So I had to put the theme song in the game. I also had to get the crowd yelling "Ghostbusters!" into the song. I figured the best place for that was the title screen. I enlisted programming help from Garry Kitchen and his crew to knock out a "follow the bouncing ball" program, and Russell Lieblich (RIP) to do the song in Commodore tones. That left the yelling.

I had created digitized speech for the C-64 Transformers (probably the first time the C-64 talked). If you played the BACK SIDE of the Transformer's disk you were told the entire story of the history of the race of Autobots. I put that tech into the Ghostbusters title page, and while you were singing along with the theme you were expected to press the space bar to shout "Ghostbusters!"

Yes, it took up some extra memory, but not very much with only 3 seconds of digitized speech. There was room on the disk and it was well worth it.

HFallada11 karma

What's something you wish you could change about the original Pitfall, either adding or taking something away?

PitfallCreator25 karma

I squeezed everything I could into the limited ROM for Pitfall. That left nothing for a player reward when beating the game. That would have been nice to add, but not worth taking out game play to fit.

PitfallCreator11 karma

My Jungle Adventure game does share the spirit of Pitfall. People have been asking me to "return to the jungle" for a long time. But as for technology, all technology is limited - even today. One of the things that is the most fun for me is pushing that technology to its limits. I intend to do that with Jungle Adventure as well.

PitfallFan198011 karma

In the Pitfall post-mortem you gave at the GDC last year, you mentioned in the Q&A (almost wistfully) that you "cheated" by using the DPC for Pitfall II. However, besides helping the game to break unheard of ground on the Atari 2600, it seemed you were trying to give the aging console a much-needed shot in the arm. Are there any regrets you have over that title?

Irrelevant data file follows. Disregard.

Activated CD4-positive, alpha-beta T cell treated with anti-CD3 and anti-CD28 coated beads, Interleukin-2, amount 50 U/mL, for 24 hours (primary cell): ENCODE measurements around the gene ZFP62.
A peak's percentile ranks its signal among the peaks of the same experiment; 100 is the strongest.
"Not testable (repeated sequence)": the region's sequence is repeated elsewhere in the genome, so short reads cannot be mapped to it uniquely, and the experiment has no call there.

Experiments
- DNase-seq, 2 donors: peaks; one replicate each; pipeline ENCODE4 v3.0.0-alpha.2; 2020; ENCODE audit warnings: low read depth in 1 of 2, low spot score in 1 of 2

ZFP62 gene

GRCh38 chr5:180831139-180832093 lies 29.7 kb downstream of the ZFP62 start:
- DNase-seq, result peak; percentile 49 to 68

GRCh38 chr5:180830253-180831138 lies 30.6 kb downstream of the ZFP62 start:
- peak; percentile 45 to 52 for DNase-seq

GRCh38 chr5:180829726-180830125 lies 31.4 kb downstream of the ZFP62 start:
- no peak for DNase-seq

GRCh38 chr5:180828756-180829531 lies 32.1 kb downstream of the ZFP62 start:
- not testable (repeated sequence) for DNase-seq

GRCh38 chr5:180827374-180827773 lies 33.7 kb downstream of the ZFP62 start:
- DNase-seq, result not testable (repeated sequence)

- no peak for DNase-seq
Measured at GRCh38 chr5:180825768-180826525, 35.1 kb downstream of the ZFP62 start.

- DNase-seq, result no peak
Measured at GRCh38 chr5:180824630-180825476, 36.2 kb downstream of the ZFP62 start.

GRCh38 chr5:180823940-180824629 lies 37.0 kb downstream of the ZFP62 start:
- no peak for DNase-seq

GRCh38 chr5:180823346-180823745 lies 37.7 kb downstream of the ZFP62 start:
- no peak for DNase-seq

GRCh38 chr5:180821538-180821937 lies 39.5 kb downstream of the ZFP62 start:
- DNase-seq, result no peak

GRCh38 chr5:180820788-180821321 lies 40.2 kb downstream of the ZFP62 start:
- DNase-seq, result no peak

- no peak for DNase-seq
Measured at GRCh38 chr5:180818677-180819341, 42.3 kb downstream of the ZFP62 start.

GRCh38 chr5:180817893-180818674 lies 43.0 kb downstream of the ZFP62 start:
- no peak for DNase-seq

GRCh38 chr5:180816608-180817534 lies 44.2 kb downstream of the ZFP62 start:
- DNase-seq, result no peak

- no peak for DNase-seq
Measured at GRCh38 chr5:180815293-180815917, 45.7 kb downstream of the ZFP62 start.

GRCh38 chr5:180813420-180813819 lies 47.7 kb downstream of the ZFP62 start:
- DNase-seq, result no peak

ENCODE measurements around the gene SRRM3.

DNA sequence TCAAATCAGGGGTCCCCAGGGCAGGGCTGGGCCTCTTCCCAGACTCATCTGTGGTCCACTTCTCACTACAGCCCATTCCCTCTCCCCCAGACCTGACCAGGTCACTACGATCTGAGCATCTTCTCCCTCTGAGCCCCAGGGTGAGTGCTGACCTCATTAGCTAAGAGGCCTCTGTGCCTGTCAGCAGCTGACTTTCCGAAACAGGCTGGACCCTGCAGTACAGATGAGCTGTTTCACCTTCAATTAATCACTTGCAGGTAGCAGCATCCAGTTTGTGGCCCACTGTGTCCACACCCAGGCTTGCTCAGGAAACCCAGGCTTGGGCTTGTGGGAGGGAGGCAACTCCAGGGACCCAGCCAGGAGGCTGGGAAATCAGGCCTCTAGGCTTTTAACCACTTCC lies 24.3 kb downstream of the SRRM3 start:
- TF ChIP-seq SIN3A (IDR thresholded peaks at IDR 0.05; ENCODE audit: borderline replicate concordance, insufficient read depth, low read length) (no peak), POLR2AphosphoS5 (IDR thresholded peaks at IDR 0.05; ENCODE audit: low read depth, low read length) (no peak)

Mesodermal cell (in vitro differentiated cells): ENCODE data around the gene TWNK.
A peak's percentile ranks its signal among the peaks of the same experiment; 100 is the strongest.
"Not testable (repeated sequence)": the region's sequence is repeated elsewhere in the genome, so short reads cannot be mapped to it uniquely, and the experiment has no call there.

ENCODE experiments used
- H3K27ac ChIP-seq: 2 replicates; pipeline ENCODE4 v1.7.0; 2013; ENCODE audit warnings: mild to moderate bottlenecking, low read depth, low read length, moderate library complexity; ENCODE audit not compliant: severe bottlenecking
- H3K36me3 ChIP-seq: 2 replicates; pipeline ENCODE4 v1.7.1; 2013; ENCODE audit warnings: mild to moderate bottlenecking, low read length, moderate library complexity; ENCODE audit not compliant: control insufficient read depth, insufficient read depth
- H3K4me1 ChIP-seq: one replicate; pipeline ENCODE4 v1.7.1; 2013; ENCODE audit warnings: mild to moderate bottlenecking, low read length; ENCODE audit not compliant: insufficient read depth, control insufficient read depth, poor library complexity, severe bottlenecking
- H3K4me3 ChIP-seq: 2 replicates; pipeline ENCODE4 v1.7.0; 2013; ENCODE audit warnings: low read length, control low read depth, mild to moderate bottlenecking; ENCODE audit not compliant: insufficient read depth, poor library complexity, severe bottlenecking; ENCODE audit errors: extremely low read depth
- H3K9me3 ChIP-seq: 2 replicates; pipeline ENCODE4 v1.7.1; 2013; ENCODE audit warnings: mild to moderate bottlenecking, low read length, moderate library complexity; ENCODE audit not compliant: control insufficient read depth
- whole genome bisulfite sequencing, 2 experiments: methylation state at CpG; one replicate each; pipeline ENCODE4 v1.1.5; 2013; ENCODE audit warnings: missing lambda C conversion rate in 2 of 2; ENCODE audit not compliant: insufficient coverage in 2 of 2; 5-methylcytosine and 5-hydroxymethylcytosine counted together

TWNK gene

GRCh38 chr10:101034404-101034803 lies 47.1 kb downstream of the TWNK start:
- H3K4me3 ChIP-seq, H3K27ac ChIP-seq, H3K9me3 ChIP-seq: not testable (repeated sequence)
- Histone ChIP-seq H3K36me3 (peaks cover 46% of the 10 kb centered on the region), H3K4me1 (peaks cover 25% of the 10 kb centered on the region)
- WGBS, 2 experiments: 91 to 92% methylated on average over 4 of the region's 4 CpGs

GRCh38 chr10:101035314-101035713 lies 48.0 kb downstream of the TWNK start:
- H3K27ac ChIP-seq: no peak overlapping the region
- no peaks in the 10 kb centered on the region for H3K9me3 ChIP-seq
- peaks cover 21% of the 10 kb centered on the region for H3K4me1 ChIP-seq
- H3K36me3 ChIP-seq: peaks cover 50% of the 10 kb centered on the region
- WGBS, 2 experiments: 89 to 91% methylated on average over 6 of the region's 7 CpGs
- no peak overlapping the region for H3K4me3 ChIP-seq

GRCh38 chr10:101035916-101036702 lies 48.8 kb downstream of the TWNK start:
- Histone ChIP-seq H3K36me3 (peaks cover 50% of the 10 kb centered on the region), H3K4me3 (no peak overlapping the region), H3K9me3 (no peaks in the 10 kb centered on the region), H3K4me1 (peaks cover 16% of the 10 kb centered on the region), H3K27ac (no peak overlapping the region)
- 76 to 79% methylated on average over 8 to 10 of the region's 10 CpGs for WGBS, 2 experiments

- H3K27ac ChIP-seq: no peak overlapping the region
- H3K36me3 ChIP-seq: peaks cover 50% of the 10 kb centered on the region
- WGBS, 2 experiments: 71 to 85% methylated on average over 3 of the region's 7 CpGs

PitfallCreator6 karma

I designed the DPC ship to give the old 2600 more life. My real regret was that even that couldn't prop to old boy up after that. The DPC chip never got used again.

Thenadamgoes11 karma

Hey, I just quit Atari to start my own company. (after learning what NOT to do there) we have our first game coming out in a few weeks.

So 30 years later, any advice those of us in an oddly similar situation?

PitfallCreator5 karma

Not a lot of parallels between then and now, but good luck with your venture.

dcfcblues10 karma

I just wanted to say Pitfall was the first game I remember playing and started my love of video games. Thanks!

PitfallCreator13 karma

You're welcome. I still make games every day, enduring the insane schedules that accompany them. But I do it to entertain. It never gets old hearing that you enjoy my games, and it makes all the hard work worth it.

gbrafford9 karma

FIRST OFF THIS IS NOT ACTIVISION OF THE MODERN ERA. Yes dave crane co-founded the company but has no ties I am aware of now to the company. Why do you deathmatch retards not get it. All the activision games of the modern era suck, its due to a lack of direction in the company itself and in the lack of originality or quality that originally Activision was founded on. So stop with the Modern Warfare questions the game is mediocre at best and only likable to mindless crowd.